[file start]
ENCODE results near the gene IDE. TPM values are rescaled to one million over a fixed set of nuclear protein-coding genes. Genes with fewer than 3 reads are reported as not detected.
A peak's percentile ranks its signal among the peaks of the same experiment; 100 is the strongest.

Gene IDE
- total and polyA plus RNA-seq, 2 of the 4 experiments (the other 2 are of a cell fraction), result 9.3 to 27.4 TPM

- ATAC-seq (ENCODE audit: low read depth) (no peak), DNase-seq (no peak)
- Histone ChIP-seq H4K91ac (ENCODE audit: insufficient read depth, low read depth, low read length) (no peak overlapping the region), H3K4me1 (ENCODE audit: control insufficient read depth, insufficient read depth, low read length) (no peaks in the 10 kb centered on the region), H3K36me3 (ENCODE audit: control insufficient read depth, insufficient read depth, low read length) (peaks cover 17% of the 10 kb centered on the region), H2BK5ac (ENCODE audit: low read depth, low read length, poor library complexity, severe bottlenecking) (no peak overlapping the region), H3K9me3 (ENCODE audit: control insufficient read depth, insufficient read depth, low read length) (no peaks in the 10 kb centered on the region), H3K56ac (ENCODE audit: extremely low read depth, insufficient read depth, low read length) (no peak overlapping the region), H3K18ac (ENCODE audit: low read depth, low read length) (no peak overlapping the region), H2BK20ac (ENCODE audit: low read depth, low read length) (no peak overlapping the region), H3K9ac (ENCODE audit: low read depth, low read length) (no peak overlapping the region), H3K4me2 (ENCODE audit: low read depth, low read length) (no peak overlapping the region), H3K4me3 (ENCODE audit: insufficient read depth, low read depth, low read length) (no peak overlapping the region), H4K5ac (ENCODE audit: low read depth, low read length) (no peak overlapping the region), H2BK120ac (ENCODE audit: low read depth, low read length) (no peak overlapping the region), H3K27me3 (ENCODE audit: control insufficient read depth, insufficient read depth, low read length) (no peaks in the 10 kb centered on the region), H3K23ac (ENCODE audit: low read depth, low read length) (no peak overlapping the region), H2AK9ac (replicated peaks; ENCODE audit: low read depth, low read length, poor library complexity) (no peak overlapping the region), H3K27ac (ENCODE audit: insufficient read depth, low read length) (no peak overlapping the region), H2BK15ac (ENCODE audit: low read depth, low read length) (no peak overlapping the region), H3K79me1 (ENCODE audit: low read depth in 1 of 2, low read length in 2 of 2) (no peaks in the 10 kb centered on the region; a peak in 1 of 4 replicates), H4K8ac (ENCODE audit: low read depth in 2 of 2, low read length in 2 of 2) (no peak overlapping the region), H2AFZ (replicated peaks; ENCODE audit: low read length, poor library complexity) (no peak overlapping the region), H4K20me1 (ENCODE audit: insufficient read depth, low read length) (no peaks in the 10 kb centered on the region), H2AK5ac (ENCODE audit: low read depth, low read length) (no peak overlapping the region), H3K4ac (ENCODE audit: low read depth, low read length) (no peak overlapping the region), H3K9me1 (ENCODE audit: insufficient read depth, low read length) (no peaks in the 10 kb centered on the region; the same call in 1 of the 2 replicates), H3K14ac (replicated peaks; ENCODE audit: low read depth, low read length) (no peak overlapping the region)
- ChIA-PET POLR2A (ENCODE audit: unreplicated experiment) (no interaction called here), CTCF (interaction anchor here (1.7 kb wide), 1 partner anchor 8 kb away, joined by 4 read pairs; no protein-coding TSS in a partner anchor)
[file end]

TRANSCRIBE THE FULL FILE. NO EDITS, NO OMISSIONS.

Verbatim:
ENCODE results near the gene IDE. TPM values are rescaled to one million over a fixed set of nuclear protein-coding genes. Genes with fewer than 3 reads are reported as not detected.
A peak's percentile ranks its signal among the peaks of the same experiment; 100 is the strongest.

Gene IDE
- total and polyA plus RNA-seq, 2 of the 4 experiments (the other 2 are of a cell fraction), result 9.3 to 27.4 TPM

- ATAC-seq (ENCODE audit: low read depth) (no peak), DNase-seq (no peak)
- Histone ChIP-seq H4K91ac (ENCODE audit: insufficient read depth, low read depth, low read length) (no peak overlapping the region), H3K4me1 (ENCODE audit: control insufficient read depth, insufficient read depth, low read length) (no peaks in the 10 kb centered on the region), H3K36me3 (ENCODE audit: control insufficient read depth, insufficient read depth, low read length) (peaks cover 17% of the 10 kb centered on the region), H2BK5ac (ENCODE audit: low read depth, low read length, poor library complexity, severe bottlenecking) (no peak overlapping the region), H3K9me3 (ENCODE audit: control insufficient read depth, insufficient read depth, low read length) (no peaks in the 10 kb centered on the region), H3K56ac (ENCODE audit: extremely low read depth, insufficient read depth, low read length) (no peak overlapping the region), H3K18ac (ENCODE audit: low read depth, low read length) (no peak overlapping the region), H2BK20ac (ENCODE audit: low read depth, low read length) (no peak overlapping the region), H3K9ac (ENCODE audit: low read depth, low read length) (no peak overlapping the region), H3K4me2 (ENCODE audit: low read depth, low read length) (no peak overlapping the region), H3K4me3 (ENCODE audit: insufficient read depth, low read depth, low read length) (no peak overlapping the region), H4K5ac (ENCODE audit: low read depth, low read length) (no peak overlapping the region), H2BK120ac (ENCODE audit: low read depth, low read length) (no peak overlapping the region), H3K27me3 (ENCODE audit: control insufficient read depth, insufficient read depth, low read length) (no peaks in the 10 kb centered on the region), H3K23ac (ENCODE audit: low read depth, low read length) (no peak overlapping the region), H2AK9ac (replicated peaks; ENCODE audit: low read depth, low read length, poor library complexity) (no peak overlapping the region), H3K27ac (ENCODE audit: insufficient read depth, low read length) (no peak overlapping the region), H2BK15ac (ENCODE audit: low read depth, low read length) (no peak overlapping the region), H3K79me1 (ENCODE audit: low read depth in 1 of 2, low read length in 2 of 2) (no peaks in the 10 kb centered on the region; a peak in 1 of 4 replicates), H4K8ac (ENCODE audit: low read depth in 2 of 2, low read length in 2 of 2) (no peak overlapping the region), H2AFZ (replicated peaks; ENCODE audit: low read length, poor library complexity) (no peak overlapping the region), H4K20me1 (ENCODE audit: insufficient read depth, low read length) (no peaks in the 10 kb centered on the region), H2AK5ac (ENCODE audit: low read depth, low read length) (no peak overlapping the region), H3K4ac (ENCODE audit: low read depth, low read length) (no peak overlapping the region), H3K9me1 (ENCODE audit: insufficient read depth, low read length) (no peaks in the 10 kb centered on the region; the same call in 1 of the 2 replicates), H3K14ac (replicated peaks; ENCODE audit: low read depth, low read length) (no peak overlapping the region)
- ChIA-PET POLR2A (ENCODE audit: unreplicated experiment) (no interaction called here), CTCF (interaction anchor here (1.7 kb wide), 1 partner anchor 8 kb away, joined by 4 read pairs; no protein-coding TSS in a partner anchor)